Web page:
Following attack by periodontopathogenic bacteria, the host cells' continuous, uncontrolled production of proinflammatory cytokines, including interleukin-1β and tumour necrosis factor α, contributes significantly to the destruction of the tooth-supporting tissues.18 Bodet and colleagues12 found that the NDM fraction of cranberries inhibited the production of these proinflammatory cytokines by host macrophages following their stimulation by the lipopolysaccharides of recognized periodontopathogens, including Aggregatibacter actinomycetemcomitans, F. nucleatum, P. gingivalis, T. denticola and T. forsythia. In another study, the same group used a gingival fibroblast model and reported similar effects of the NDM fraction.30 The constituents of cranberry seem to act by inhibiting cellular signalling proteins, leading to a reduction in the regulation of activator protein 1 (AP-1), an important transcription factor for the genes coding for proinflammatory mediators.

Several studies have supported the premise that matrix metalloproteinases (MMPs) secreted by the host's cells play a key role in periodontitis. In fact, periodontal disease is characterized by a high concentration of MMPs in the gingival crevicular fluid, which leads to loss of gingival collagen, degradation of the periodontal ligament and resorption of alveolar bone.31 The NDM fraction of cranberries inhibits the secretion of MMP-3 and MMP-9 by the gingival fibroblasts and macrophages following stimulation by the lipopolysaccharides of A. actinomycetemcomitans32; it also inhibits the catalytic activity of both these enzymes and elastase. Again, the NDM fraction seems to act by inhibiting the expression and phosphorylation of various intracellular proteins involved in the activation of AP-1 within the fibroblasts.32 The polyphenols in cranberries also have the potential to reduce the destruction of tooth-supporting tissues by inhibiting the activity of hydrolytic enzymes secreted by the host's cells.

In summary, the polyphenols of cranberries can act simultaneously on various therapeutic targets (Table 1), which suggests interesting potential avenues for controlling and preventing periodontitis.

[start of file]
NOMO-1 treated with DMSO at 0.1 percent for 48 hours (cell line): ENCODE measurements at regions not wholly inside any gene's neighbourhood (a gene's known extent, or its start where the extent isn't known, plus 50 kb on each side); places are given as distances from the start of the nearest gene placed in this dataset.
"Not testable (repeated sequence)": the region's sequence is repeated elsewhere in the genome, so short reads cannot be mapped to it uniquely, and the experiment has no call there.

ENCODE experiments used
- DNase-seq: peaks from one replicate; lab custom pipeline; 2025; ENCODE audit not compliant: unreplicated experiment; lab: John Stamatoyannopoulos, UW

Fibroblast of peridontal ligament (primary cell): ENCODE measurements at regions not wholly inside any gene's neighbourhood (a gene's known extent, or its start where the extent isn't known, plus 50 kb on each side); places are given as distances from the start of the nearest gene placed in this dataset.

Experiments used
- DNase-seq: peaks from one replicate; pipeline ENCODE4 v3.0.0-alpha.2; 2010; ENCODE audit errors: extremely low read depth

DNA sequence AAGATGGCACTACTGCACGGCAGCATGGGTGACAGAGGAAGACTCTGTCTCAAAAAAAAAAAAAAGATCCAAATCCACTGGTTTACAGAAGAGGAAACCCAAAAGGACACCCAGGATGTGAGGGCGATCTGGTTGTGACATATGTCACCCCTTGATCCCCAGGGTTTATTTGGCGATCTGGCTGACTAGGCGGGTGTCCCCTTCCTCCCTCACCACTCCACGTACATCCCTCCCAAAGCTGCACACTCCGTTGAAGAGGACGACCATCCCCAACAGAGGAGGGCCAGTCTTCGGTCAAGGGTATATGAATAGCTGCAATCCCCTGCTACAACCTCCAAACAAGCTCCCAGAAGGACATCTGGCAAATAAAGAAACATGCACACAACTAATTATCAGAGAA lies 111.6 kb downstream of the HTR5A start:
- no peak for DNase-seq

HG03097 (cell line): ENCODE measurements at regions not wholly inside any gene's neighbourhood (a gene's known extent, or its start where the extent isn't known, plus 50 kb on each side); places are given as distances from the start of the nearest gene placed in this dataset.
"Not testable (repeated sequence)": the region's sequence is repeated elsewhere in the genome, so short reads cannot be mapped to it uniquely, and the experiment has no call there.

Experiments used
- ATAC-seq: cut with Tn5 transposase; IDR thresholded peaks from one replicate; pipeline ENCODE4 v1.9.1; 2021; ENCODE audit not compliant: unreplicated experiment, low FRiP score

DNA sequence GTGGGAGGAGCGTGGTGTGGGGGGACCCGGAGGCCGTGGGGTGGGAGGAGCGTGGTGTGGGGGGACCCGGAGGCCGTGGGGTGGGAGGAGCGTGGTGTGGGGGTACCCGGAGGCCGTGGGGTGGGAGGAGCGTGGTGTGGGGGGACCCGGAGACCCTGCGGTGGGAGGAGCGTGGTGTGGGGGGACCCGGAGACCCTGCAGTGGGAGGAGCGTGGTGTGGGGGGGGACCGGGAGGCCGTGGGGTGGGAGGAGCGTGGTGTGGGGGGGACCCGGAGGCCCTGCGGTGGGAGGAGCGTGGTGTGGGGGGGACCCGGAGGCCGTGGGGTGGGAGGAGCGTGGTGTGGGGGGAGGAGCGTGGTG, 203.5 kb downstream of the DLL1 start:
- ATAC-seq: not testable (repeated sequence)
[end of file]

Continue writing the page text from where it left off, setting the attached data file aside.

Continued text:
The polyphenols of cranberries, specifically the proanthocyanidins in the NDM fraction isolated from cranberry juice, appear to have potential for preventing and/or treating dental caries and periodontal disease. However, results obtained in vitro are difficult to transpose to the in vivo situation, since the oral environment could interfere with the biological properties of these molecules. Aside from the study by Weiss and colleagues,23 who demonstrated that a polyphenolic fraction integrated into a mouthwash led to a significant reduction in S. mutans, no clinical studies involving substantial numbers of participants have been conducted. Clinical studies in this area are therefore warranted.

It is unlikely that the consumption of cranberry juice on its own can benefit oral health, given the insufficient contact time between the oral tissues (the teeth and gingiva) and the cranberry polyphenols. In addition, the sugar that is added to cranberry drinks, as well as the acidity of these beverages, may have the counterproductive effect of contributing to the demineralization of tooth enamel. Studies to isolate and characterize the bioactive molecules in cranberry extracts are therefore necessary. These molecules could then be integrated into oral hygiene products, which could be tested for their potential benefits in preventing oral diseases. In addition, localized application of these bioactive substances to diseased periodontal sites, through irrigation or insertion of a resorbable fibre, could allow for modulation of the host response through inhibition of the enzymes that destroy the extracellular matrix and attenuation of the virulence of the periodontopathogens. In such situations, cranberry polyphenols could allow reductions in the use of antibiotics, thereby preventing the development of bacterial resistance.



Ms. Bonifait is a PhD student in microbiology at Laval University, Quebec.

Dr. Grenier is a professor in the faculty of dentistry and director of the Oral Ecology Research Group, Laval University, Quebec. Email:

Acknowledgements: Funding for the cranberry research undertaken in Dr. Grenier's laboratory was provided by the Canadian Institutes of Health Research and the Cranberry Institute.

Correspondence to: Dr. Daniel Grenier, Oral Ecology Research Group, Faculty of dentistry, Laval University, 2420, de la Terrasse, Quebec, QC G1V 0A6.

The authors have no declared financial interests.

This article has been peer reviewed.